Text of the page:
The Board approved Quest's offer of $8.00 per share and reduced the terms it had been negotiating with Quest to a Merger Agreement executed on March 17, 2011. Quest's offer reflected an approximately 28% premium over the $6.27 closing price of Celera's common stock that day. Celera and Quest jointly announced the merger the next day. Celera also announced to the market its intent to restate its financials for 2008, 2009 and the first three quarters of 2010.
The Merger Agreement
The final deal structure outlined in the Merger Agreement contemplated a reverse triangular merger as part of a two-step transaction involving Celera and Quest's acquisition subsidiary, Spark. First, Spark would commence a twenty-one-day tender offer for any and all shares of Celera's common stock at $8.00 per share. The Agreement required Spark to extend its tender offer as necessary until it acquired voting control of Celera. Once it achieved voting control, Spark could commence a subsequent offering, for no more than twenty days, to reach up to 90% of Celera's voting control.
Assuming satisfaction of the above conditions, Spark would then effect a back-end merger between itself and Celera, with Celera as the resulting corporation. The back-end merger would cash out any remaining Celera stockholders at $8.00 per share, and Celera would become a wholly-owned subsidiary of Quest.
The Merger Agreement included several devices meant to safeguard Quest's interests. Celera was required to pay Quest a termination fee of $23.45 million if Celera terminated the Merger Agreement and accepted a competing offer. Additionally, the Board was bound by a “No Solicitation Provision” to terminate any existing discussions with other potential bidders, and not to solicit competing offers. Finally, under the Merger Agreement Spark received an irrevocable “topup” option, exercisable only if Spark acquired over 60% of Celera's voting power during the tender offer. Once that occurred, Spark could exercise the option to acquire as many of Celera's authorized, unissued shares necessary for Spark to reach the 90% voting power margin and effect a back-end “short forum” merger.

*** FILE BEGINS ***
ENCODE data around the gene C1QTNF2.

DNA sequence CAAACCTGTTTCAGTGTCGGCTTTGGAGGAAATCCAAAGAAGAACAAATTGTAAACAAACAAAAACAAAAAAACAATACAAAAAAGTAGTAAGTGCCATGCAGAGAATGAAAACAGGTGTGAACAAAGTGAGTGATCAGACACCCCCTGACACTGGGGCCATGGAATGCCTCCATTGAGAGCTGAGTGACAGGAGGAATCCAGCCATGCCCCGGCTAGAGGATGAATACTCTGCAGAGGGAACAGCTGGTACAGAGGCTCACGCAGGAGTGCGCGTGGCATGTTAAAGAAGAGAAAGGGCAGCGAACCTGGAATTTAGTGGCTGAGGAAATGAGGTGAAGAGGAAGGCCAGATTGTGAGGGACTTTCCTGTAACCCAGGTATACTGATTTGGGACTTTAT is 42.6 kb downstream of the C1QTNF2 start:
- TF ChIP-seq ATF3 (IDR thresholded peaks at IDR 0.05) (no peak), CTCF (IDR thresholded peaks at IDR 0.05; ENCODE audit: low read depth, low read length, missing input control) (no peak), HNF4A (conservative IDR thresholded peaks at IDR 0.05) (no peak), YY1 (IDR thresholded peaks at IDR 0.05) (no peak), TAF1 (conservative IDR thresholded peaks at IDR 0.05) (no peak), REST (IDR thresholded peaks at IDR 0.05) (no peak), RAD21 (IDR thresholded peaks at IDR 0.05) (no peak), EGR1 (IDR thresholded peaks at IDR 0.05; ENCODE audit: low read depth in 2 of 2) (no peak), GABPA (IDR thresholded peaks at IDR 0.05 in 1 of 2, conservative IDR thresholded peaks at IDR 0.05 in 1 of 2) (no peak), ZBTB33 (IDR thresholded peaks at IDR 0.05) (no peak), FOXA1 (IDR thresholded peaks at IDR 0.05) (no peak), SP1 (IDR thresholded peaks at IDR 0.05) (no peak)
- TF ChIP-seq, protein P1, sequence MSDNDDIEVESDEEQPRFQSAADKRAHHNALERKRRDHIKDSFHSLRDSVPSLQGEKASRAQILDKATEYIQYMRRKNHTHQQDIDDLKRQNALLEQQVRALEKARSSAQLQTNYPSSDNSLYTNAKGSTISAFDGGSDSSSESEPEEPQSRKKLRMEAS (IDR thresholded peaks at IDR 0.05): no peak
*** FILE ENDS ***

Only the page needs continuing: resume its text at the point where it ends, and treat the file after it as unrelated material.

Opposition and Litigation
BVF's objection to the announced merger was swift. BVF emphatically disagreed with the adequacy of the $8.00 per share merger price. When the merger was announced, BVF owned 6.6% of Celeras's stock. By the close of business on the day the merger was announced, BVF had nearly doubled its ownership interest to 12% of the company in the course of one day. BVF hoped to buy as much stock in Celera as possible to drive the price up and to obtain voting control in order to prevent the merger. BVF continued to voice its concerns that $8.00 per share was too low and that Celera's passive drug royalties were being undervalued. BVF sent an open letter to Quest's CEO, informing Quest that BVF would not tender its shares, would seek competitors' bids, and would exercise its appraisal rights unless the deal was restructured. Quest's CEO publicly replied that $8.00 per share remained Quest's “best and final offer.”
Less than a week after the merger was announced, NOERS filed a class action complaint in the Court of Chancery alleging breach of fiduciary duty claims against the defendants. The complaint included allegations that Quest aided and abetted the breaches. NOERS moved for expedited proceedings and preliminary injunctive relief, and immediately engaged in discovery. At approximately the same time, Spark commenced its front-end tender offer.
Over the next two weeks, NOERS' counsel received documentary discovery, deposed eight fact witnesses, and filed an opening brief in support of its motion for a preliminary injunction. On April 17, 2011, the day after the defendants filed their answering brief, NOERS and the defendants entered into a non-binding Memorandum of Understanding (“MOU”) that contemplated a negotiated settlement to be presented to the Court of Chancery.